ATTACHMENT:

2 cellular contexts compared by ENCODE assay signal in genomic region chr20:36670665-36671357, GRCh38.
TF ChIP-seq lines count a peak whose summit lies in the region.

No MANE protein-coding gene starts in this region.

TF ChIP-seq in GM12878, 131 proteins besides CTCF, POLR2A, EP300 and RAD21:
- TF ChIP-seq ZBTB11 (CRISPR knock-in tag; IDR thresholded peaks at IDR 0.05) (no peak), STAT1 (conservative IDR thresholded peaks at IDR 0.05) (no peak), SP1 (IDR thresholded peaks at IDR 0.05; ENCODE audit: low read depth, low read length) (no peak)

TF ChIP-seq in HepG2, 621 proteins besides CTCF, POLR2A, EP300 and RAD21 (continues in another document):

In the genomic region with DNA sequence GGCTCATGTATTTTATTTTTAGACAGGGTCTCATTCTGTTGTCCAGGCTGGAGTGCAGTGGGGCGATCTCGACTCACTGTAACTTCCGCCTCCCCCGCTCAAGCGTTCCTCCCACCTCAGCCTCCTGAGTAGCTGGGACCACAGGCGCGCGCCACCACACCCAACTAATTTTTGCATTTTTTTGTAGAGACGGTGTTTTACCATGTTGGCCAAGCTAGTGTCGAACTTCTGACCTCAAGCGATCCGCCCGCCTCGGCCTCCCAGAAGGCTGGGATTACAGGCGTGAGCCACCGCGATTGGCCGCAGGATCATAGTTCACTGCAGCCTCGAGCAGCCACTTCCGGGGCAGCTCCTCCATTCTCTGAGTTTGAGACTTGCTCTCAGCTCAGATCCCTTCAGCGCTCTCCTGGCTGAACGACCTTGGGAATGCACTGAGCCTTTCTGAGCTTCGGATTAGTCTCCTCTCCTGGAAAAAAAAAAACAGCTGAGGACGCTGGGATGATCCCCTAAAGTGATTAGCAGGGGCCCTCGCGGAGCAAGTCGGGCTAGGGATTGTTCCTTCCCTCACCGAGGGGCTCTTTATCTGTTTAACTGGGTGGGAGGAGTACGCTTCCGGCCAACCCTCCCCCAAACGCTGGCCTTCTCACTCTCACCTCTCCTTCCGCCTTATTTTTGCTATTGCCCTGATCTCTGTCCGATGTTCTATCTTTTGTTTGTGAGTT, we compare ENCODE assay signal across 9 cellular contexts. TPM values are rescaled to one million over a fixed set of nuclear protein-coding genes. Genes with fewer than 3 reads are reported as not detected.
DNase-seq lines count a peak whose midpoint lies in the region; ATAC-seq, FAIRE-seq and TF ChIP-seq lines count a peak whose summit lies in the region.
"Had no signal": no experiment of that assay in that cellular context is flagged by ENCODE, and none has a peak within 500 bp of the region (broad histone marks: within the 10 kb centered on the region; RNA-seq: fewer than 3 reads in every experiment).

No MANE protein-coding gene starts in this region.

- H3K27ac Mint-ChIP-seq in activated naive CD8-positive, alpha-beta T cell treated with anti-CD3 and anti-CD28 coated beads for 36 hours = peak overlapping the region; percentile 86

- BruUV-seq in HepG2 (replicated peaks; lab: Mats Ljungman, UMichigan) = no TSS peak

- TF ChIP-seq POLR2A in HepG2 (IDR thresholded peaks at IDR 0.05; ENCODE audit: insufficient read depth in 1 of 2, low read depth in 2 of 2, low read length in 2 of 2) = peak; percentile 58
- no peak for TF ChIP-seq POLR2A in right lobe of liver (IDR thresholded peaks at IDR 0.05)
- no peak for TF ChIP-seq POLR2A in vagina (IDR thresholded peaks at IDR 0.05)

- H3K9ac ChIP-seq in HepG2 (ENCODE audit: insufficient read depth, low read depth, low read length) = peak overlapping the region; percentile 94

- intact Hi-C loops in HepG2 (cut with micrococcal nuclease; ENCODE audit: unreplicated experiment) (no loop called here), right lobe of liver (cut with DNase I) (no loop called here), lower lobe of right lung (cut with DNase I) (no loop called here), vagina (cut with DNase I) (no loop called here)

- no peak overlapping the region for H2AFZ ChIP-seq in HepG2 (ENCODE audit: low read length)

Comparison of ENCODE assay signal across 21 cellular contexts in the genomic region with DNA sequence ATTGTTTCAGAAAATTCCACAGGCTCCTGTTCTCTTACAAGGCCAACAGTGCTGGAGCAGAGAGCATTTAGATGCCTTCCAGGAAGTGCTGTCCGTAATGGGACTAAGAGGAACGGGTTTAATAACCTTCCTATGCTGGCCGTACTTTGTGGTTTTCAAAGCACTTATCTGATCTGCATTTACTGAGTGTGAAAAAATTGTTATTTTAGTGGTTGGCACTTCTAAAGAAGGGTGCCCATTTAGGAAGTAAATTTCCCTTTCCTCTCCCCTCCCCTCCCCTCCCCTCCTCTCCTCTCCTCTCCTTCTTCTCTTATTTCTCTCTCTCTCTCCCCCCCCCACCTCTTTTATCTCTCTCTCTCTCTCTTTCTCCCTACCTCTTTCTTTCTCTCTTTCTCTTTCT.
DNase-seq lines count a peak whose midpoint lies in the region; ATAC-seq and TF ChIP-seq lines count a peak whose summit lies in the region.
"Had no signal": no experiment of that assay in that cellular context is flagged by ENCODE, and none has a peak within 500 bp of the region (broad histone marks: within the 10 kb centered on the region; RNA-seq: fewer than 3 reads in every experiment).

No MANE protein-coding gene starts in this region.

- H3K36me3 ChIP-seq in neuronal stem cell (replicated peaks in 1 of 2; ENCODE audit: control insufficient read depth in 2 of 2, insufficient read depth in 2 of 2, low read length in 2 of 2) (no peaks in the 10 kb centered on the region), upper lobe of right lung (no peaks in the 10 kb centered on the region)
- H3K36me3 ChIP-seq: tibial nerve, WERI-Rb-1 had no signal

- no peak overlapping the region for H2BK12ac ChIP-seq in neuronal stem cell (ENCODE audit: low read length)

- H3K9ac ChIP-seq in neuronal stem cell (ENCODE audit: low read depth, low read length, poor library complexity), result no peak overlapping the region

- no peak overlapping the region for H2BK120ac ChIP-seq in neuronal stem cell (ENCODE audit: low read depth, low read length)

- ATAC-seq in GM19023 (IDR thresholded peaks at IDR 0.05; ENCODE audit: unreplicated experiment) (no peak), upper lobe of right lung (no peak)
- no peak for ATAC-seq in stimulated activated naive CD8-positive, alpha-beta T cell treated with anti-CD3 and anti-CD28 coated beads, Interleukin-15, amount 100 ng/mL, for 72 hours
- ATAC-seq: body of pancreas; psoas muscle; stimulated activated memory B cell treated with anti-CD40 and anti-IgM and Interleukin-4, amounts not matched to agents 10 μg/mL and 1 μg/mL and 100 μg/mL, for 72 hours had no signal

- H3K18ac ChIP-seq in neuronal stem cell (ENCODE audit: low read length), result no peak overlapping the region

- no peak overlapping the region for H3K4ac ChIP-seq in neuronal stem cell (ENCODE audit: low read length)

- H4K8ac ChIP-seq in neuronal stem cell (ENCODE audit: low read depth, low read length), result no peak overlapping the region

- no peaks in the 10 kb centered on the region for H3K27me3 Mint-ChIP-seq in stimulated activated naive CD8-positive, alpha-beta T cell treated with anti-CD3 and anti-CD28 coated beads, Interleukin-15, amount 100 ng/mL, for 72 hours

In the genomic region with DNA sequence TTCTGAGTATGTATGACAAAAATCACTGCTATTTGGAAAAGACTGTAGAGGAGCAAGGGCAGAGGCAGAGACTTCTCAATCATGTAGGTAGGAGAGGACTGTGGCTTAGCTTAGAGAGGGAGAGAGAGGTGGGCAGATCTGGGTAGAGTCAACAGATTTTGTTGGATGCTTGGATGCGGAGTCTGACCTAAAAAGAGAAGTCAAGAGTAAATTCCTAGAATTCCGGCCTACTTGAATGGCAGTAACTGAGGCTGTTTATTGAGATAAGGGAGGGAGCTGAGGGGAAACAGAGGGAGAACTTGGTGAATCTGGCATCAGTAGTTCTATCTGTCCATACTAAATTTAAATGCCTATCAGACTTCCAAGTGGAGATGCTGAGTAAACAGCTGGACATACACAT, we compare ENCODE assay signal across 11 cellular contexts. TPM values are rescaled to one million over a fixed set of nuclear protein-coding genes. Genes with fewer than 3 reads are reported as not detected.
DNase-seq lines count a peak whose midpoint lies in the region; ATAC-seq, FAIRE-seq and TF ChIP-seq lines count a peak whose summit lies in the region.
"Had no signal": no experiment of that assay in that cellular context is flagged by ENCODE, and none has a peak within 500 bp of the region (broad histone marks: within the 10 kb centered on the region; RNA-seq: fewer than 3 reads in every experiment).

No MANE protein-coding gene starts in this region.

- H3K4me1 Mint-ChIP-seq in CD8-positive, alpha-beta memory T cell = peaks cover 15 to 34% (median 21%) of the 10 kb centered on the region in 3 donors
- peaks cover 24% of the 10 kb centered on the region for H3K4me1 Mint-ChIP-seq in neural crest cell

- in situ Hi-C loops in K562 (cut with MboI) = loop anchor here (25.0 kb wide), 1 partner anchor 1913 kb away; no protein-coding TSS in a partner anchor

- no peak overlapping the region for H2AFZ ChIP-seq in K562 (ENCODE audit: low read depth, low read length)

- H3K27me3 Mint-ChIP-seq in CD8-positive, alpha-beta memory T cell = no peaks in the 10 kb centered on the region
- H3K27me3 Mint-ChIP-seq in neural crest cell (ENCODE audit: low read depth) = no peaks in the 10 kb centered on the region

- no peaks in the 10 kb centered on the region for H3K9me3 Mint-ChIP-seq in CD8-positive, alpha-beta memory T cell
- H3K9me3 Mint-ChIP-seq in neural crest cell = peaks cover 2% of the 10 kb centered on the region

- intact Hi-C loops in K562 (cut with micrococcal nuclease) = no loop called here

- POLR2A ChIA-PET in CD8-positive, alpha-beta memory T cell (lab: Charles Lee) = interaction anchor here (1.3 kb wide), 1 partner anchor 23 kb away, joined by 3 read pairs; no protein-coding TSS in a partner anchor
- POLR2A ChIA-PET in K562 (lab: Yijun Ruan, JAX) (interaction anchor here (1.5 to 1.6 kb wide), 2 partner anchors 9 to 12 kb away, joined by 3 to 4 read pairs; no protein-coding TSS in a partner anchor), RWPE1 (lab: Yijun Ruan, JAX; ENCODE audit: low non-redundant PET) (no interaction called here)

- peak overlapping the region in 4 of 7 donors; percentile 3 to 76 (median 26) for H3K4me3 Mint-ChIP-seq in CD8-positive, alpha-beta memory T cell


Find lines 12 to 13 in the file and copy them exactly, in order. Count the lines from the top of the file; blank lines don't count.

- BruUV-seq in HepG2 (replicated peaks; lab: Mats Ljungman, UMichigan) = no TSS peak

- TF ChIP-seq POLR2A in HepG2 (IDR thresholded peaks at IDR 0.05; ENCODE audit: insufficient read depth in 1 of 2, low read depth in 2 of 2, low read length in 2 of 2) = peak; percentile 58